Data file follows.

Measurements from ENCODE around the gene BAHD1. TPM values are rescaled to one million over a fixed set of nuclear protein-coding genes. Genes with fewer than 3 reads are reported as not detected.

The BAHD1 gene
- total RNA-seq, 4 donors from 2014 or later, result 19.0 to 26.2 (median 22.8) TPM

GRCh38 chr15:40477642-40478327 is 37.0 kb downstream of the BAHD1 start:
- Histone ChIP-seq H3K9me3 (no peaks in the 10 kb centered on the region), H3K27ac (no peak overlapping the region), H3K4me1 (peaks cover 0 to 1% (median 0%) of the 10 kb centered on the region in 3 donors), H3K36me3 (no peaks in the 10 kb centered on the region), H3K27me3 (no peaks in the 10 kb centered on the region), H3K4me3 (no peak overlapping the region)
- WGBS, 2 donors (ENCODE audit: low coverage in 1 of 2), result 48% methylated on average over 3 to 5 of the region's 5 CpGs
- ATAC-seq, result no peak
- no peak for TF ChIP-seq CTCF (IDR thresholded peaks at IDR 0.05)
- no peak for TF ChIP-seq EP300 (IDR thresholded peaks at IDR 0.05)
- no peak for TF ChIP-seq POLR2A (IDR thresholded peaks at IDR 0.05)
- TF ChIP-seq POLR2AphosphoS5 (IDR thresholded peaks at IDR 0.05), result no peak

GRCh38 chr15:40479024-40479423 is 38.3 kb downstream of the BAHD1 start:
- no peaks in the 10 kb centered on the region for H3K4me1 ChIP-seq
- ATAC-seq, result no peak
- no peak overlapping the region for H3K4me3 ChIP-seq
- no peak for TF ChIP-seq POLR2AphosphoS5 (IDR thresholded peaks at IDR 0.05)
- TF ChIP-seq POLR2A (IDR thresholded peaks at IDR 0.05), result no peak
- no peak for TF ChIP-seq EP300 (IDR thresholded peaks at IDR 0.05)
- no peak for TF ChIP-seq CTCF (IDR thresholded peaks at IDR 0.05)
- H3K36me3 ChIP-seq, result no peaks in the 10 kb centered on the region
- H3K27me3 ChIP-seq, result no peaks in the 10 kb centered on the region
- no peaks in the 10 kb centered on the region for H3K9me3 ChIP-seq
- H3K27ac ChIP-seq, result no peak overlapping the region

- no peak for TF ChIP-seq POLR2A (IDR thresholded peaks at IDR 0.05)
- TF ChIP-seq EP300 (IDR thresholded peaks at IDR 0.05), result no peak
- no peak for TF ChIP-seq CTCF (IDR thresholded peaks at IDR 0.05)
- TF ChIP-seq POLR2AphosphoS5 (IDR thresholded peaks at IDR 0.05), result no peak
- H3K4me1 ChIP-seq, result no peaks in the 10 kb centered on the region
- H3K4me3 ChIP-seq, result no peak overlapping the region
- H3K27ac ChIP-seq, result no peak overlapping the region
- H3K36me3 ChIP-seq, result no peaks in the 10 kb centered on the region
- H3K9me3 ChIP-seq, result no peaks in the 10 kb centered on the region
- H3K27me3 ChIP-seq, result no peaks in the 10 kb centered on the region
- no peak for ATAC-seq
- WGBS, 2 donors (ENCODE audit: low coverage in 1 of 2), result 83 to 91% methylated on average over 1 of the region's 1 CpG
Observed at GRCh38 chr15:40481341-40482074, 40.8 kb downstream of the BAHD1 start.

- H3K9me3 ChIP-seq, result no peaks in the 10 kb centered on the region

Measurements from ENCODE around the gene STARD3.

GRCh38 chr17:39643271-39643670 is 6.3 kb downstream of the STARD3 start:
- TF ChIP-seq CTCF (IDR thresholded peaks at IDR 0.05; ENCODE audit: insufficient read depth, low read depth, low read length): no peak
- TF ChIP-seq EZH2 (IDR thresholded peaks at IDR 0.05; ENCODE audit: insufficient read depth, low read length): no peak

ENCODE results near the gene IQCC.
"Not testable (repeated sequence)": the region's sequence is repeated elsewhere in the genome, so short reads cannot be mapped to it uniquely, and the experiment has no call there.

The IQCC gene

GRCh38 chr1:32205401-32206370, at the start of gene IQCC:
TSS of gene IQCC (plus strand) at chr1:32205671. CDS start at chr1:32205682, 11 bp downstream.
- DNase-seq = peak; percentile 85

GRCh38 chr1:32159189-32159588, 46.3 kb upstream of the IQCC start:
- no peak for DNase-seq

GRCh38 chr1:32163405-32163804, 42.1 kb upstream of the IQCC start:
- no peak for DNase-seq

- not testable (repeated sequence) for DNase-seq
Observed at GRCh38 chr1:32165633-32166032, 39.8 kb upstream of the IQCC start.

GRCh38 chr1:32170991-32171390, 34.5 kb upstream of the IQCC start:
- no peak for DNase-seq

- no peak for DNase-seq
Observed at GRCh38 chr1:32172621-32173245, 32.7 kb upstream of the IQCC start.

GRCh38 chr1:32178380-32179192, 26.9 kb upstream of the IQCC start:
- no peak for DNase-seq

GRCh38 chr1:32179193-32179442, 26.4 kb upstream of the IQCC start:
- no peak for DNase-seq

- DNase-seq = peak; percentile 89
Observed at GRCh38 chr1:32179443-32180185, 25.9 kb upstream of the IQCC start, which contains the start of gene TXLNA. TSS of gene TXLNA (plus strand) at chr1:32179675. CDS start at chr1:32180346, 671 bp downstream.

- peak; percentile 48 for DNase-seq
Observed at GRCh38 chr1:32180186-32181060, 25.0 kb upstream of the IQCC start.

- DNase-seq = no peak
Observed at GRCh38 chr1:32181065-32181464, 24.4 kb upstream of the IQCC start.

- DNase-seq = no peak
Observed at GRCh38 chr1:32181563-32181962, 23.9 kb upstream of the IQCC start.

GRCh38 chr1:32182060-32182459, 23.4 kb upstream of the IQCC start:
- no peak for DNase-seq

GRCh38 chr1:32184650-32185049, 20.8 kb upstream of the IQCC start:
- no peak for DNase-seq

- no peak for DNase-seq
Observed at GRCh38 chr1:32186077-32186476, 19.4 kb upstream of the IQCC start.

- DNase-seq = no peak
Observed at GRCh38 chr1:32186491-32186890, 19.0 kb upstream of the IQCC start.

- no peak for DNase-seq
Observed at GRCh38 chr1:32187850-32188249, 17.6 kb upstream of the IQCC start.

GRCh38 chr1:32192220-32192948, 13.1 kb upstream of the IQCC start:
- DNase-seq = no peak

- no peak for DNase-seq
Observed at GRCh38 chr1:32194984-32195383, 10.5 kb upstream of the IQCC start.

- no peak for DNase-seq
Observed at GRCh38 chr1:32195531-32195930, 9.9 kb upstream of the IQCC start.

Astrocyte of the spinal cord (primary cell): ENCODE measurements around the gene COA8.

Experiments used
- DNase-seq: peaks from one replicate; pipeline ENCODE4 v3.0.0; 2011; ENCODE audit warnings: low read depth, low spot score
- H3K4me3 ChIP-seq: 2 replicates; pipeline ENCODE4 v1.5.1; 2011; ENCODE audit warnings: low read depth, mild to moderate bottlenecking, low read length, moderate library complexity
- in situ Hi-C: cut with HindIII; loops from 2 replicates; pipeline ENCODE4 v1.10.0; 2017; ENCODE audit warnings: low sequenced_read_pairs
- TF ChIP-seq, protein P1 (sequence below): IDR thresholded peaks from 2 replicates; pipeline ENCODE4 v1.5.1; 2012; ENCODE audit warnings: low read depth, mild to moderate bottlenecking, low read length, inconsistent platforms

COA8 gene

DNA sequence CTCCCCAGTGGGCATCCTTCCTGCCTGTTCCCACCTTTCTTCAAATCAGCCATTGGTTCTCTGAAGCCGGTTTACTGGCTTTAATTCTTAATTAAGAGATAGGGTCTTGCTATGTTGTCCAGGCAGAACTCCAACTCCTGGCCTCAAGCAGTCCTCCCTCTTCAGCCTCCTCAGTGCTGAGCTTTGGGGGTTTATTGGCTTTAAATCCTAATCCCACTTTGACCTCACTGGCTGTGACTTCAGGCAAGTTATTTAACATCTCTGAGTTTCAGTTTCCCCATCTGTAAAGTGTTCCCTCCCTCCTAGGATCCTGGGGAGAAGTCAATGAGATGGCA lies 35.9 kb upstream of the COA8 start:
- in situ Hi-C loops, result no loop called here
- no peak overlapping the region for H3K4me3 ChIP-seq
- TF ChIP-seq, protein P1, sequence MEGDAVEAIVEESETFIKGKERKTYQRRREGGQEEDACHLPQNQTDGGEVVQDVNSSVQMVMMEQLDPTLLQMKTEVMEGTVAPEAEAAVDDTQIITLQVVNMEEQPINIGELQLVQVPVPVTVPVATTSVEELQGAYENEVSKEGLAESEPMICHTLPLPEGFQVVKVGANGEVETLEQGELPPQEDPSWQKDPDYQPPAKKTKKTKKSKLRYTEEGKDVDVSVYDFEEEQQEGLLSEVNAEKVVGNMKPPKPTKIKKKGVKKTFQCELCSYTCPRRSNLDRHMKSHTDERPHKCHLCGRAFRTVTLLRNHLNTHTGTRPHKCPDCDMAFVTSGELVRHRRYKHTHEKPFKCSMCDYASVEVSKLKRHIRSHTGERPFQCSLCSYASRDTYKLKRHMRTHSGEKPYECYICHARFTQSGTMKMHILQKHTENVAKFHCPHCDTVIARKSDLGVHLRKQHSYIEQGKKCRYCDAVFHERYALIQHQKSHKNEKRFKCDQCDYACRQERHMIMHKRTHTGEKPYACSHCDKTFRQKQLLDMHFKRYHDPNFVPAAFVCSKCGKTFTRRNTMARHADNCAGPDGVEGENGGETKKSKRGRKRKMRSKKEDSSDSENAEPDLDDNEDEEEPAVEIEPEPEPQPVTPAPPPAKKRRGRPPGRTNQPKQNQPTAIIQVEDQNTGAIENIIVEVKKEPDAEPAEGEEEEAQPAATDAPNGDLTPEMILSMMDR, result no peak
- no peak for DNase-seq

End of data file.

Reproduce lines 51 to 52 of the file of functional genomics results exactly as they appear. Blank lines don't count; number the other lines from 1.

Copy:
- no peak for DNase-seq

- not testable (repeated sequence) for DNase-seq